Michigan’s revenues have not been able to keep up with inflation. In terms of actual dollars, total state General Fund and School Aid Fund revenues anticipated for budget year 2017 have grown about 22.7% since 2010, the trough of Michigan’s recent recession. However, when adjusted for inflation, the state is 17.7% below 2000 levels. What is most interesting though is that in actual dollars, for budget year 2017, state General Fund dollars are anticipated to be 4.4% below 2000 levels despite the fund’s more robust growth since 2010.

Revenue tax expenditures table 1While state revenues continued to be negatively affected by the decade-long recession felt in Michigan, the state became increasingly reliant on federal funds to help balance its budget. In 2001, the state General Fund and federal funds contributed nearly equal amounts to the state budget at 26.4% and 27.1% respectively, but the trends have diverged significantly since. Even after the federal government withdrew the American Recovery and Reinvestment Act (ARRA) funds following 2011, federal revenues still contribute over 40% of the funds necessary for Michigan’s budget, while state General Fund revenues have dropped to below 20%. Over the past 10 years, our total budget has grown by 29.7%, and federal funds appropriated in our state budget have grown by 75.1% in that same time period, while state spending from state resources has only grown by 8.8%.

Revenue tax expenditures chart 3It would be easy to blame Michigan’s revenue problems on the economy, but we are in our sixth year of economic recovery and still struggling. Our situation has been compounded by tax changes that have done little to help and even caused harm, including a tax reform that largely benefited businesses but meant less money for Michigan’s people and the state, and policy shifts that have made more of our revenue streams restricted in use. Michigan needs to take a hard look at the money it foregoes due to preferential tax treatment to ensure that Michigan has a fair and adequate revenue system.

Tax Expenditures: Not Just Loopholes Anymore

Revenue tax expenditures chart 4Tax expenditures, commonly called loopholes, are broadly defined as revenue foregone because of preferential tax treatment in the form of credits, deductions and exemptions, or lower tax rates given to individuals and businesses. The state generally divides them into five main categories: business privilege, consumption (such as sales and use taxes or tobacco taxes), personal income, transportation and local/property. These tax expenditures are often called silent spending because, like appropriations, they allocate resources for public purposes but do so through the tax code rather than through the annual state budget process. They have a significant impact on the annual budget process as they reduce or eliminate revenue that would have otherwise been collected, but are not regularly reviewed and evaluated.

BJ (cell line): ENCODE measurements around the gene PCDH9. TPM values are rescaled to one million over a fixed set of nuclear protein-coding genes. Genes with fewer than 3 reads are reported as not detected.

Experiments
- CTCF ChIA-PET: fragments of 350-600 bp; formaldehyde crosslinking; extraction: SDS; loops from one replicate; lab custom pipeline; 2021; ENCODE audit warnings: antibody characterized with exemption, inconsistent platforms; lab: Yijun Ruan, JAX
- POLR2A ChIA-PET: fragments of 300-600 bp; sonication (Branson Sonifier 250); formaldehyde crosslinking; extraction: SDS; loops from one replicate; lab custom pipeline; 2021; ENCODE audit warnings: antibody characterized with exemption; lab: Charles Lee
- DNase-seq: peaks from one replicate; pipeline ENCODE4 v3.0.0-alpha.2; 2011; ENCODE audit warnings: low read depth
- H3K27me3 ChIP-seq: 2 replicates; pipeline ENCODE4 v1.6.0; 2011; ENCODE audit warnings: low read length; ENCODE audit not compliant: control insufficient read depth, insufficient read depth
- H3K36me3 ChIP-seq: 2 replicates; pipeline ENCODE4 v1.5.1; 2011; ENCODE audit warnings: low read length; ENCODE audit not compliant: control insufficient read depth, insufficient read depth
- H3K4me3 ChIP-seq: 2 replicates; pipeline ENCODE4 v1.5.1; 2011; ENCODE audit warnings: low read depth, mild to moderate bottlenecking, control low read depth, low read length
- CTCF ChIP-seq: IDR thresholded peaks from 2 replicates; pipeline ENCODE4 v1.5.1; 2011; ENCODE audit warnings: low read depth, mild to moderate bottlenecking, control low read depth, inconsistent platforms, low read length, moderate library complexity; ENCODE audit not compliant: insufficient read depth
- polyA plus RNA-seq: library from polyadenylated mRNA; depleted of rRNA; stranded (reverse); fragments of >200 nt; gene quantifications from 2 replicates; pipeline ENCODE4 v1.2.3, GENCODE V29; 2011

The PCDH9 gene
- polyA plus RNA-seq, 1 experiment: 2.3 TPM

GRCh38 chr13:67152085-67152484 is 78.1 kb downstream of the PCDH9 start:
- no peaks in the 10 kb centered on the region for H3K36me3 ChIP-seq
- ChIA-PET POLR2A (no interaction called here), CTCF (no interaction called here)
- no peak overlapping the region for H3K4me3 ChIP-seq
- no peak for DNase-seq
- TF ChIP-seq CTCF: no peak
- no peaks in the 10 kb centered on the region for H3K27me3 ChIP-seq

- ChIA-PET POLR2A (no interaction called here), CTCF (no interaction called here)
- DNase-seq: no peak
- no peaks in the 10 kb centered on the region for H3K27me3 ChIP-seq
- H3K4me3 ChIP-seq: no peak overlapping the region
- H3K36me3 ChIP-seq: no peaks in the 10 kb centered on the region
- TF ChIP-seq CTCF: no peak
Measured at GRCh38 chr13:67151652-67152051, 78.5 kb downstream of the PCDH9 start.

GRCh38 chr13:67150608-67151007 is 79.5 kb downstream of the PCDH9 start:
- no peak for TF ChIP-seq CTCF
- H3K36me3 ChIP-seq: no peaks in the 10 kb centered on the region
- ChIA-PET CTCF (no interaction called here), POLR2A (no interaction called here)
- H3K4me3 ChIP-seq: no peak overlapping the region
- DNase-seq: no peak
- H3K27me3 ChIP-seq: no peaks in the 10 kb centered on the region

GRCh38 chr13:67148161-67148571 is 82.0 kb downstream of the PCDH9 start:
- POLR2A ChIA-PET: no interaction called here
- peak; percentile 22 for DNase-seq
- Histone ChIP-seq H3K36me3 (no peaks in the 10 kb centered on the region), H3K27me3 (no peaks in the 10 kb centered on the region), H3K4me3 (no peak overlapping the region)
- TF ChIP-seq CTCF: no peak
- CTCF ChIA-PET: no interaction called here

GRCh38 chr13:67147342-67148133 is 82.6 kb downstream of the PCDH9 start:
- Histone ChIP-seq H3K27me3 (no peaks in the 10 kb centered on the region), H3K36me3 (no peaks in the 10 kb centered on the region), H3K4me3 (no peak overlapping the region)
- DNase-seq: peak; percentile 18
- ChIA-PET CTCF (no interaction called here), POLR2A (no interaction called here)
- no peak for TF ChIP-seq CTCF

Typically, these tax credits, deductions and exemptions are used for two purposes. First, they redistribute or reduce the impact of taxes on low-income individuals and businesses. For example, the Homestead Property Tax Credit helps lower property taxes and makes living in Michigan more affordable for residents with high property taxes. Additionally, the constitutional sales tax exemption on food helps level the playing field for lower income families as they tend to spend a higher proportion of their incomes on food, and without the exemption, would also spend more of their money on taxes. However, even with this targeted tax relief, Michigan’s lower-income families still pay nearly twice the tax rate of the wealthiest in terms of state and local taxes.

Revenue tax expenditures chart 5The second purpose of tax expenditures is to influence the behavior of individuals or businesses. The federal and state Earned Income Tax Credits are only provided to individuals who have income from a job or self-employment and are intended to encourage work while helping individuals make ends meet. And local property tax abatements encourage either the establishment of or the renovation or replacement of various business facilities (e.g., industrial facilities tax abatements or obsolete property rehabilitation abatements).